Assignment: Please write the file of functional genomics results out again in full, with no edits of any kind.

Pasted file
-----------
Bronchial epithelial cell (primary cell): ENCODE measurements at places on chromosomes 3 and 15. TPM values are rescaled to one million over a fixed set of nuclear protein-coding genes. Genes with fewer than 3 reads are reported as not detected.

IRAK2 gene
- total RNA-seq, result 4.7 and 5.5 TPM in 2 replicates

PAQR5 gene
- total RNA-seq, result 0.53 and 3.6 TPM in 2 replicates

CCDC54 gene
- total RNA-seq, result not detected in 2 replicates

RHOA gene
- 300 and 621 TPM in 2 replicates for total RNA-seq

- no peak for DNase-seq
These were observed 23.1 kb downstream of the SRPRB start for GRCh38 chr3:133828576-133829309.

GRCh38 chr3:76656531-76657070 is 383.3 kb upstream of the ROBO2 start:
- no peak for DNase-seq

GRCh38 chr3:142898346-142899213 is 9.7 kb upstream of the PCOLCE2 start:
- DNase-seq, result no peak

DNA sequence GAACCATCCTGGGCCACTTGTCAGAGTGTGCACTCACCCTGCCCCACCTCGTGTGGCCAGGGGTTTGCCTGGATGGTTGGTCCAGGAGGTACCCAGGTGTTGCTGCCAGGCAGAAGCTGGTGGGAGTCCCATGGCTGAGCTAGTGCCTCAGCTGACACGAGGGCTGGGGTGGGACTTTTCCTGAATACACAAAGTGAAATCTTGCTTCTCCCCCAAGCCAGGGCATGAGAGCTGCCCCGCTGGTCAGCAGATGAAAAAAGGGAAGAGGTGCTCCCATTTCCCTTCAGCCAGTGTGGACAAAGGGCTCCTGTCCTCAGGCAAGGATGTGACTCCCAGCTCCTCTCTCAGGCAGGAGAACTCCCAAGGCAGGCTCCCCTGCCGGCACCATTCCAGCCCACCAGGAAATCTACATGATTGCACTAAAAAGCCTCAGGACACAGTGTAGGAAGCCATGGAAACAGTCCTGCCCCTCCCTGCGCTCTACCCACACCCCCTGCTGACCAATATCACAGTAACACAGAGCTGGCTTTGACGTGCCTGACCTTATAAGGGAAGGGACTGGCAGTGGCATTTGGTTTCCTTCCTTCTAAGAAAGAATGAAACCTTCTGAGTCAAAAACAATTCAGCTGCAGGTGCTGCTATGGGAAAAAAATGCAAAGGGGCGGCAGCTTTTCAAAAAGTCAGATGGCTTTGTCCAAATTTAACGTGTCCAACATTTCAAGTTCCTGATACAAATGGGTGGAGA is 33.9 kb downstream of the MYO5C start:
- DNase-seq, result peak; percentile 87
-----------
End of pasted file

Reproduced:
Bronchial epithelial cell (primary cell): ENCODE measurements at places on chromosomes 3 and 15. TPM values are rescaled to one million over a fixed set of nuclear protein-coding genes. Genes with fewer than 3 reads are reported as not detected.

IRAK2 gene
- total RNA-seq, result 4.7 and 5.5 TPM in 2 replicates

PAQR5 gene
- total RNA-seq, result 0.53 and 3.6 TPM in 2 replicates

CCDC54 gene
- total RNA-seq, result not detected in 2 replicates

RHOA gene
- 300 and 621 TPM in 2 replicates for total RNA-seq

- no peak for DNase-seq
These were observed 23.1 kb downstream of the SRPRB start for GRCh38 chr3:133828576-133829309.

GRCh38 chr3:76656531-76657070 is 383.3 kb upstream of the ROBO2 start:
- no peak for DNase-seq

GRCh38 chr3:142898346-142899213 is 9.7 kb upstream of the PCOLCE2 start:
- DNase-seq, result no peak

DNA sequence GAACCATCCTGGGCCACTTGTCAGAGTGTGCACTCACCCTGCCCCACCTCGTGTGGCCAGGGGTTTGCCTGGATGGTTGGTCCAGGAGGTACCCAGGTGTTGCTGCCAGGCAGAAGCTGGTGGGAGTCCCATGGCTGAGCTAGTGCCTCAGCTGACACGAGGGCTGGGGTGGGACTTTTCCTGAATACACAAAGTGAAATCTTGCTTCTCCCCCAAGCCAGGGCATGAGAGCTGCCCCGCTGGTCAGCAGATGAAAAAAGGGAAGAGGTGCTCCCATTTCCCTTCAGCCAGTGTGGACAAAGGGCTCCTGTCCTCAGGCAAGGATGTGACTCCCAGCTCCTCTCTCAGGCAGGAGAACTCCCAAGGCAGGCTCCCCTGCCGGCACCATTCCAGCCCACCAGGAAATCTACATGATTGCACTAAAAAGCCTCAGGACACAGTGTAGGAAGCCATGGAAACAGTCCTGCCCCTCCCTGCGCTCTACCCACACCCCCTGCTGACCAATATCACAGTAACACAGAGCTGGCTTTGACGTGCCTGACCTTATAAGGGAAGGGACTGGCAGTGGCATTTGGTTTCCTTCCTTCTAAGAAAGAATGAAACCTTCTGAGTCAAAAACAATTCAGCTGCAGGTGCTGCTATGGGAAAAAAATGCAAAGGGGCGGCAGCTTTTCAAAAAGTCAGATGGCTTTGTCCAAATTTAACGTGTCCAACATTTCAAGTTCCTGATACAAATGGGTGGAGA is 33.9 kb downstream of the MYO5C start:
- DNase-seq, result peak; percentile 87